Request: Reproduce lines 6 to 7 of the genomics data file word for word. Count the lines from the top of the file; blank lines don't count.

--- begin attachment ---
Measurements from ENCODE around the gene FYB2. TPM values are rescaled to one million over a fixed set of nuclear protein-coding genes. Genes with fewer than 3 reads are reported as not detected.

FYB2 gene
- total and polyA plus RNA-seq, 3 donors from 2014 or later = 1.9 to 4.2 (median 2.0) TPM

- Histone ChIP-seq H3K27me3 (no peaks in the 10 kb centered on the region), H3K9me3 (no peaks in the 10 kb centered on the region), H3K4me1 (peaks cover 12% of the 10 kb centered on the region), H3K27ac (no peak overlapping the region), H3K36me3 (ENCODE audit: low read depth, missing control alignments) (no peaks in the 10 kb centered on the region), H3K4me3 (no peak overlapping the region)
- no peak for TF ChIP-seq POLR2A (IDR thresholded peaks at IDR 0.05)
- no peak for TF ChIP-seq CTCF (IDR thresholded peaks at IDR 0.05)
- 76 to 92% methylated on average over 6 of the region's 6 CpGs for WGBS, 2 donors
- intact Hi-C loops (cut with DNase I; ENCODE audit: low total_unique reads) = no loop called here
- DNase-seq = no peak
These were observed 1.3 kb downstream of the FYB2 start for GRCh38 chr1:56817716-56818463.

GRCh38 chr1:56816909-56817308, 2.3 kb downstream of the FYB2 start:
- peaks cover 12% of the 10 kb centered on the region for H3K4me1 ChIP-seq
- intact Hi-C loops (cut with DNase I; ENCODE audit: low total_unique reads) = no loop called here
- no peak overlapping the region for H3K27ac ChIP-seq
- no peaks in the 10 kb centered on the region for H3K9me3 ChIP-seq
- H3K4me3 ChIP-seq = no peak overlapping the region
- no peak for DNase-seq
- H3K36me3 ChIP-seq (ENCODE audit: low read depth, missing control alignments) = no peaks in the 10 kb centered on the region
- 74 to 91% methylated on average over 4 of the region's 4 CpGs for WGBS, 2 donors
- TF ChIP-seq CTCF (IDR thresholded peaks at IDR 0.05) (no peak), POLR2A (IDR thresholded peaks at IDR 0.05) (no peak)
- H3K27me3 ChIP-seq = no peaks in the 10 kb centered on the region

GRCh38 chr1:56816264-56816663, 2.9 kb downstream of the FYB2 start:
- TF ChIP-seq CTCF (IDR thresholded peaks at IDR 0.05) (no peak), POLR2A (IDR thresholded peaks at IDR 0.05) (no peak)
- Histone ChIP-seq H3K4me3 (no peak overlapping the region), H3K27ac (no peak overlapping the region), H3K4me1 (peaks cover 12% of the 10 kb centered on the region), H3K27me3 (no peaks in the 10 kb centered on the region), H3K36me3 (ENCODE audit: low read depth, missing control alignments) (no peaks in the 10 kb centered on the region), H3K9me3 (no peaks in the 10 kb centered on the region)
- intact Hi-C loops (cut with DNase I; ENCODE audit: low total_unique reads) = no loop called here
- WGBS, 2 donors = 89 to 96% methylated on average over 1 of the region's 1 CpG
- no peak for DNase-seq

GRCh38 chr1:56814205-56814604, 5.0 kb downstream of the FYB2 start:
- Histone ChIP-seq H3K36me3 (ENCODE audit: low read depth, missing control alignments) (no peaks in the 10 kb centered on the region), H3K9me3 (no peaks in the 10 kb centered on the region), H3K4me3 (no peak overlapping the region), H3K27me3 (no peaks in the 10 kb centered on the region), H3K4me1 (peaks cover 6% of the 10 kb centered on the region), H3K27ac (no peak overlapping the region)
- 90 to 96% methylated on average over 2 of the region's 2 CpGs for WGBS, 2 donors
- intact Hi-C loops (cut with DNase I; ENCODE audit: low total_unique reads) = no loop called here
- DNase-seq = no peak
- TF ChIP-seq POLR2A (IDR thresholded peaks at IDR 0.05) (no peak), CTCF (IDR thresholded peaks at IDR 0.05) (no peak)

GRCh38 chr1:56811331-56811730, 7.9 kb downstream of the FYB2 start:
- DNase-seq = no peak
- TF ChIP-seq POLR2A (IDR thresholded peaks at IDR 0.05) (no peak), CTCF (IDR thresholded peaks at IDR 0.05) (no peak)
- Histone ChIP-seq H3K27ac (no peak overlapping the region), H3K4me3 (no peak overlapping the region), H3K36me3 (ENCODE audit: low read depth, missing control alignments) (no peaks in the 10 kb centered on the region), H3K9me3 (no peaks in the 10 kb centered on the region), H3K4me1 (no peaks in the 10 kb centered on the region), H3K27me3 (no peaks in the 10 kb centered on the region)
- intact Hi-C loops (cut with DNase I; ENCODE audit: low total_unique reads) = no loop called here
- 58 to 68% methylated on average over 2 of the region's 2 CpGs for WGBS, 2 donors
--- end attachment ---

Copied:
- no peak for TF ChIP-seq CTCF (IDR thresholded peaks at IDR 0.05)
- 76 to 92% methylated on average over 6 of the region's 6 CpGs for WGBS, 2 donors